Big Poppas Tacos owner Jacob Gomez commissioned artist Roger Maximo to paint a mural honoring George Floyd on an exterior wall of his San Antonio Mexican restaurant. “I just want it to symbolize peace and progression,” Maximo says of his work. “Just having him here with a lot of company is just something that eases my mind,” Gomez says.
Comadre Panaderia, Nixta Taqueria, and Suerte are among the food operations donating to groups that support black communities and protesters.
The new DFW Black Owned Restaurants Facebook page allows gives social-media users to support small businesses in the black community, tacos included.
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Also in Dallas, Tejana-owned and -operated CocoAndre Chocolatier raised money for Mothers Against Police Brutality.
Texpat Josef Centano, owner and executive chef of lauded Los Angeles restaurants such as Tex-Mex eatery Bar Amá and author of a recent cookbook, expressed his full support of protesters despite vandalism at his businesses, reports the New York Times’s Tejal Rao.
San Antonio’s craft breweries are collaborating to produce their own versions of a “Black Is Beautiful” stout, aimed at bringing “awareness to the injustices that many people of color face daily.” The latest brewery to join is Four Corners Brewing Co.—one of whose three cofounders, George Esquivel, is Tejano. Houston-area breweries are also involved.
Cuantos Tacos announced it needs to find a new location from which to serve its Mexico City-style tacos. The lot on which the truck is currently stationed is being put up for sale by the landowner.
El Remedio, a popular birria de res taco truck in San Antonio, announced plans to open a second location.
San Antonio’s acclaimed modern Mexican restaurant in a freight car, Mixtli, briefly transformed into a taqueria during the pandemic. Now it’s accepting dine-in reservations beginning June 16.
It’s not all good news coming out of San Antonio. North Side institution El Bosque is closing after more than forty years in business. COVID-19 contributed to the restaurant’s struggles, according to owner Carmen Gonzalez. She hopes to reopen at a smaller location next year.
Tatemó, a new Houston pop-up, is almost ready to sell nixtamalized tortillas to order.
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The Magik Theatre in San Antonio will resume its theatrical adaptation of the hit children’s book Dragons Love Tacos. The first show is set for Saturday, June 13, and includes COVID-19 precautionary measures such as social distancing and mandatory masks for audience members older than two years old. You can purchase Dragons Love Tacos and its follow-up, Dragons Love Tacos 2: The Sequel, here.
Off-Site Kitchen is permanently closed, but the Dallas burger joint’s wonderfully old-fashioned, freshly fried hard-shell taco has found a new home in owner Nick Badovinus’s Vantina pop-up at his Desert Racer restaurant.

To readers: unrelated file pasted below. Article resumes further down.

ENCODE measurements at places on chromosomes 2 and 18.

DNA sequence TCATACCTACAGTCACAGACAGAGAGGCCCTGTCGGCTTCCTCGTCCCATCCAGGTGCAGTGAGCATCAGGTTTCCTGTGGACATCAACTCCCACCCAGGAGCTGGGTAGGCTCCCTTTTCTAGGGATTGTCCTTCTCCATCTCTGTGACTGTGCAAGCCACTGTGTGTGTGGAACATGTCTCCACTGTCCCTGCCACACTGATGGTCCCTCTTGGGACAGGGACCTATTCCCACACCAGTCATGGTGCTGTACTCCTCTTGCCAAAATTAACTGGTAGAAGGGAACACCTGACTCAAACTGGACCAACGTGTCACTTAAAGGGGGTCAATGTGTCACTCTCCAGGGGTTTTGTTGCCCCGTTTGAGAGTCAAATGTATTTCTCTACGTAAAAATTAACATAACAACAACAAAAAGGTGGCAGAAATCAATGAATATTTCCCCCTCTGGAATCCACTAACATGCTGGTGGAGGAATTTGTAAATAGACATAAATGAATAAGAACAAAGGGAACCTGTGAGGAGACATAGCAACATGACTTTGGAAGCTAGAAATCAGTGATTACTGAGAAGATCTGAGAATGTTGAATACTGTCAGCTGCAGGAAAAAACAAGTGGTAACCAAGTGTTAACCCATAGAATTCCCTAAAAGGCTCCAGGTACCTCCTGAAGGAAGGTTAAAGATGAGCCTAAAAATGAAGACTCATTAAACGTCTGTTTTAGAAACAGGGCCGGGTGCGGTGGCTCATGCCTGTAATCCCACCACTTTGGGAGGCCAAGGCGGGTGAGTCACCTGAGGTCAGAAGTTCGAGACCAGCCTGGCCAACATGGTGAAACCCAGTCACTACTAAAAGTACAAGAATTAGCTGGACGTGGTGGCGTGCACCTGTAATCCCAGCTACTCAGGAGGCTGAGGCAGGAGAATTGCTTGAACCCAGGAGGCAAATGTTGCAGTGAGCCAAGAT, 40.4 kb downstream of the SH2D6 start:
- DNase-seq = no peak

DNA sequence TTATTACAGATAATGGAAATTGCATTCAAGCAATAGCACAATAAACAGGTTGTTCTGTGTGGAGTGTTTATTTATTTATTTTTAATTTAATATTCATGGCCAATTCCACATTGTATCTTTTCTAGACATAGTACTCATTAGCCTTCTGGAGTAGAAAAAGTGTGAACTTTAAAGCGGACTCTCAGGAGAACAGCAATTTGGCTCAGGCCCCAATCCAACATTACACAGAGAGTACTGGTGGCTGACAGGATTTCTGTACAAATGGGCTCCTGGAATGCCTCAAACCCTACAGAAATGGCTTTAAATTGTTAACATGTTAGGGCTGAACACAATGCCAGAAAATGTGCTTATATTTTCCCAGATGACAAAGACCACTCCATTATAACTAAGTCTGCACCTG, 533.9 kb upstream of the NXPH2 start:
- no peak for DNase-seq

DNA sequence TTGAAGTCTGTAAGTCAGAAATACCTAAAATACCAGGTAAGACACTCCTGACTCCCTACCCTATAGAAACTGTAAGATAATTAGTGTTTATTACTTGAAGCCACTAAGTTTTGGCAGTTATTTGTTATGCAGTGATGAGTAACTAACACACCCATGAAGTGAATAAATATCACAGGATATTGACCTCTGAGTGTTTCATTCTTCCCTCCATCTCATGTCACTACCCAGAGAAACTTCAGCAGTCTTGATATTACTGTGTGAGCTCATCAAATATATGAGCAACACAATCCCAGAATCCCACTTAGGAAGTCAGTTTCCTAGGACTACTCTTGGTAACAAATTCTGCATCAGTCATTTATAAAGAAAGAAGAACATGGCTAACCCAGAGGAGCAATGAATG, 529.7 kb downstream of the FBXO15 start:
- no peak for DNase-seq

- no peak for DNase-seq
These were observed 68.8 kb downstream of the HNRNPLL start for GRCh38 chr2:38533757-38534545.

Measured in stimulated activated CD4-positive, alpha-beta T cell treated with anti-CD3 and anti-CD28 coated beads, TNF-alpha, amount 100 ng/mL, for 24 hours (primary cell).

The co-owner of Cuchara, a Mexican restaurant in Houston, apologized after receiving criticism for an offensive Facebook post. Charlie McDaniel had referred to a protest march in response to George Floyd’s death as a “parade” and suggested that since social distancing measures and masks weren’t required for all marchers, they shouldn’t be mandatory at his restaurant. He later wrote, “Someone, with malicious intent, twisted my words to attempt to show racism.”
Currently closed longtime Austin favorite El Primo will reopen sometime this month in a new, bigger trailer. Owner Jose Luis Perez says the additional space will allow him to meet increased customer demand.
After a delay because of COVID-19 restrictions, the first Louisiana outpost of Torchy’s Tacos finally opened in Shreveport for dine-in service.
Employees at a Condado Tacos location in Columbus, Ohio, walked out rather than prepare an order for members of the Ohio State Highway Patrol. “Because we understand that emotions and tensions are raw right now, we offered those employees the option to sit out making that order, without repercussion, while other team members handled it,” the restaurant’s managers said in a statement.
Latino fandom of the Dragon Ball Z anime franchise is on full display with this tweet from the Spanish-language actor who voices one of the series’s villains, Frieza. The post promotes the food from Mexico City taqueria chain Taquearte.
— Gerardo Reyero Muñoz (@GerardoReyero) June 8, 2020
After spending nearly three hundred days in a Dallas hospital, a stroke patient wanted tacos upon discharge. Medical City Dallas staff got him Torchy’s.